Why I’m bothering to write about SOFR transition at this point is a bit of a mystery. Hasn’t this topic now finally exhausted both our energy and interest? Oh, and a European war is being fought as I write which, to say the least, renders the kerfuffle over LIBOR somewhat less than consequential. But irrelevancy has not stopped me before.
To level set, SOFR appears to be the winner in the LIBOR replacement derby. The credit-sensitive rates, including Ameribor and BSBY were runners, and while still hanging around the rim, seem to be fading a bit under the enormous weight put behind SOFR by the Fed.
And yet, did anyone notice a few weeks ago, the Wall Street Journal’s reporting that the US government has said “Never Mind” on LIBOR-rigging prosecutions? Now, all US LIBOR convictions have been overturned. The Second Circuit Court of Appeals concluded, (surely influenced by my insightful commentary on this point), that one cannot really fiddle a fiddled rate. Remember, the best definition of LIBOR has been, and remains, that it is a rate at which a bank would borrow money on an interbank basis if it did borrow money on an interbank basis… but of course it doesn’t borrow money on an interbank basis. There is actually no objectively observable rate here! Therefore, it’s pretty hard to convict someone of nefariously taking economic advantage of their ability to set the rate when the rate itself is, indeed, made-up.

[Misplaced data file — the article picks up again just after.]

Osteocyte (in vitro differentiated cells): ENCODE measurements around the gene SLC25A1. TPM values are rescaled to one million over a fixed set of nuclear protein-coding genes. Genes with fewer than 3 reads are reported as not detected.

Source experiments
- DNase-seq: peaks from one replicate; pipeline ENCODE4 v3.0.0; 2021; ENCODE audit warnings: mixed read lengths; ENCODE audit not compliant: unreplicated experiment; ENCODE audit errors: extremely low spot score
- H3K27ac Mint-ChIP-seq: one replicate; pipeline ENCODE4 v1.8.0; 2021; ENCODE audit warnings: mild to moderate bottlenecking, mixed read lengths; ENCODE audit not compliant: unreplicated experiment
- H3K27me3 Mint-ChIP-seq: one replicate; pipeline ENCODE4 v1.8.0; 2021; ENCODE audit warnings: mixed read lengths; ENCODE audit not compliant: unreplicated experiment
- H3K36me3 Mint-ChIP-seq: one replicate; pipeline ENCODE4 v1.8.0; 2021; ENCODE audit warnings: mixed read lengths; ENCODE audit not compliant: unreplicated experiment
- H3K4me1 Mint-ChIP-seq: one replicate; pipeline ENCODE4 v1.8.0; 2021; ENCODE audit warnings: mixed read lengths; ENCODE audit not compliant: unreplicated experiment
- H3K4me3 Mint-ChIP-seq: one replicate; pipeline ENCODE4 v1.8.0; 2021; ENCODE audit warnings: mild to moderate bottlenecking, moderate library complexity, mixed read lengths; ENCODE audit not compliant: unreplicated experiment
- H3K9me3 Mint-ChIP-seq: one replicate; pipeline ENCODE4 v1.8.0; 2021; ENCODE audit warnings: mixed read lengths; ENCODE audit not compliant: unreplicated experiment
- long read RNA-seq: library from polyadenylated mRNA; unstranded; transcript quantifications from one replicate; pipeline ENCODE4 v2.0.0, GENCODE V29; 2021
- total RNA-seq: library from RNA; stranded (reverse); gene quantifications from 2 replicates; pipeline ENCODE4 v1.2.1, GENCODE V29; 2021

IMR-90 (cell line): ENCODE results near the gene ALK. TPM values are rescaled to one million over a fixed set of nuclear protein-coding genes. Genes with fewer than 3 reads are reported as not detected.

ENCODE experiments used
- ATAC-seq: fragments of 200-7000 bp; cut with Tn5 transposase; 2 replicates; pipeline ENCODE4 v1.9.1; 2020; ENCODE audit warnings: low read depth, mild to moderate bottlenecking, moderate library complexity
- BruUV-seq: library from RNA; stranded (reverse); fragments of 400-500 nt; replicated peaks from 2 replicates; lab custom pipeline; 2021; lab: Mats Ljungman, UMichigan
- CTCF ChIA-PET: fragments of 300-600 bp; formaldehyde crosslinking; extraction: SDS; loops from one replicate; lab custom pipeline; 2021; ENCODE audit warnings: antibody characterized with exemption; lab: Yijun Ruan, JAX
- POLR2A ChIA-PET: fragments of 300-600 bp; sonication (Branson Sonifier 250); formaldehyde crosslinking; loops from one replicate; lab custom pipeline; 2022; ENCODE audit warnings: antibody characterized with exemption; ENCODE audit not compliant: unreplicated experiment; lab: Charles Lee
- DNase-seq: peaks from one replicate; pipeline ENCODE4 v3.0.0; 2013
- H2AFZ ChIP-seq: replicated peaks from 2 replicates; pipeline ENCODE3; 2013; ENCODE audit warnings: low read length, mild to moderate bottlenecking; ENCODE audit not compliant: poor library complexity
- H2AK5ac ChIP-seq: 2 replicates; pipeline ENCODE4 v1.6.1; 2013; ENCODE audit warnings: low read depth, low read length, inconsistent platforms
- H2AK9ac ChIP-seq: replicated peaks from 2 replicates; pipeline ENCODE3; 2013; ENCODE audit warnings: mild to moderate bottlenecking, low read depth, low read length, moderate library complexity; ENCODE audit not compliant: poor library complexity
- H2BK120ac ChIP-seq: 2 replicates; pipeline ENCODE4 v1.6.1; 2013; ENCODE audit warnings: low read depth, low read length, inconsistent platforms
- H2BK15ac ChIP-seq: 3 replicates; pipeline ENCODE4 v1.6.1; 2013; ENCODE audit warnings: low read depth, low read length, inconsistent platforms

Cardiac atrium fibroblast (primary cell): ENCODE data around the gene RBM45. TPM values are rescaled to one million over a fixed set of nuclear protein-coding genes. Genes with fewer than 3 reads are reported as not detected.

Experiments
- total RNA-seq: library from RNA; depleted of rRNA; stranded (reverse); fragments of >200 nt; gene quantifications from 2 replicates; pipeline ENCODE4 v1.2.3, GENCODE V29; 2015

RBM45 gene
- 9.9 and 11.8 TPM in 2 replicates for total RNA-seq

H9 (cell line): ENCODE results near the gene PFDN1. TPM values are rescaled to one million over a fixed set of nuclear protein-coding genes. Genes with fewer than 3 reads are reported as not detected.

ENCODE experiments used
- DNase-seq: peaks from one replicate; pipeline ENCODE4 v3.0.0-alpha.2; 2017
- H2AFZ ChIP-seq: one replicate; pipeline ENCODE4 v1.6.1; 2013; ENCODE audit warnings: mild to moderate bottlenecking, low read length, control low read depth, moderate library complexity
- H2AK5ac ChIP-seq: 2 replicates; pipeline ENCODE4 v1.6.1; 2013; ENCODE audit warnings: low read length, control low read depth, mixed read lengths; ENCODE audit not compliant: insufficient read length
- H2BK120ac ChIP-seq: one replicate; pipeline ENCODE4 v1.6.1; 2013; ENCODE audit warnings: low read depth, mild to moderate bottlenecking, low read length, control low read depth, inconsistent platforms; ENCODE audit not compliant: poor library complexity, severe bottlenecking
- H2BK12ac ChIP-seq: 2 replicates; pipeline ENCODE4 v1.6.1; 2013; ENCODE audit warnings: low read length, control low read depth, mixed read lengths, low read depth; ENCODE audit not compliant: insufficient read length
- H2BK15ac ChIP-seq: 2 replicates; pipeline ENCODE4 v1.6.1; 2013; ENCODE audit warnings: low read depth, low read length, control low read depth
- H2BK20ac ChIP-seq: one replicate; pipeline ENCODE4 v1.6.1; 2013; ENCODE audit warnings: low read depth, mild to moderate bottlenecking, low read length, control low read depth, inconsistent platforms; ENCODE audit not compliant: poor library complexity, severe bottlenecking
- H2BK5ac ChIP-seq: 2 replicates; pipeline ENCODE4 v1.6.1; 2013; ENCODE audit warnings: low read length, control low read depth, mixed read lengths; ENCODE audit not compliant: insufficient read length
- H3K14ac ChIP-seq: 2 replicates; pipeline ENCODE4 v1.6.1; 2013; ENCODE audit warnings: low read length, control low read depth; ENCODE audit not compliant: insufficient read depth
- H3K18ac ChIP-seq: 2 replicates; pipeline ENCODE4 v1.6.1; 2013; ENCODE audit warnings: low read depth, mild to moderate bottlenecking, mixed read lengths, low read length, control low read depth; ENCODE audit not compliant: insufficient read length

It seems that it was those criminal prosecutions that really gave the effort to do away with LIBOR its energy and the government its conviction. Without that fuel of policy-making “outrage” (real or fabricated), could we really have defenestrated LIBOR, claiming that we’d just now became aware of the underlying difficulties in the LIBOR set and absolutely need to do something about it? A Captain Renault moment to be sure. The market has known that LIBOR has been largely a subjectively fixed rate for decades. Rather embarrassing isn’t it to pretend that we’ve just noticed this and need absolutely to fix it right now! And the solution was a credit-insensitive rate? And that’s a problem.
For all its flaws, LIBOR gave us an index that worked fine for the market until the regulatory establishment decided it was entirely unacceptable and need to be tossed on the midden heap of history. Really? Was all this really about the lack of actual underlying transactions or was something else in play? Was it perhaps, that some portion of the regulatory establishment just did not want a credit-sensitive index anymore?
Look what happened in the Global Financial Crisis (GFC). The GFC amounted to a massive liquidity problem resulting from the mispricing of assets, notably assets in the subprime residential marketplace. Some commentators have noted that LIBOR actually contributed to the financial disruption because it went up when the crisis occurred and went down when it abated. Arguably, LIBOR behaved rationally. However, as it ran up, it frustrated, to some extent, the efforts of the Federal Reserve to pump liquidity back into the market and stabilize it. Annoying, but isn’t that what LIBOR was supposed to do?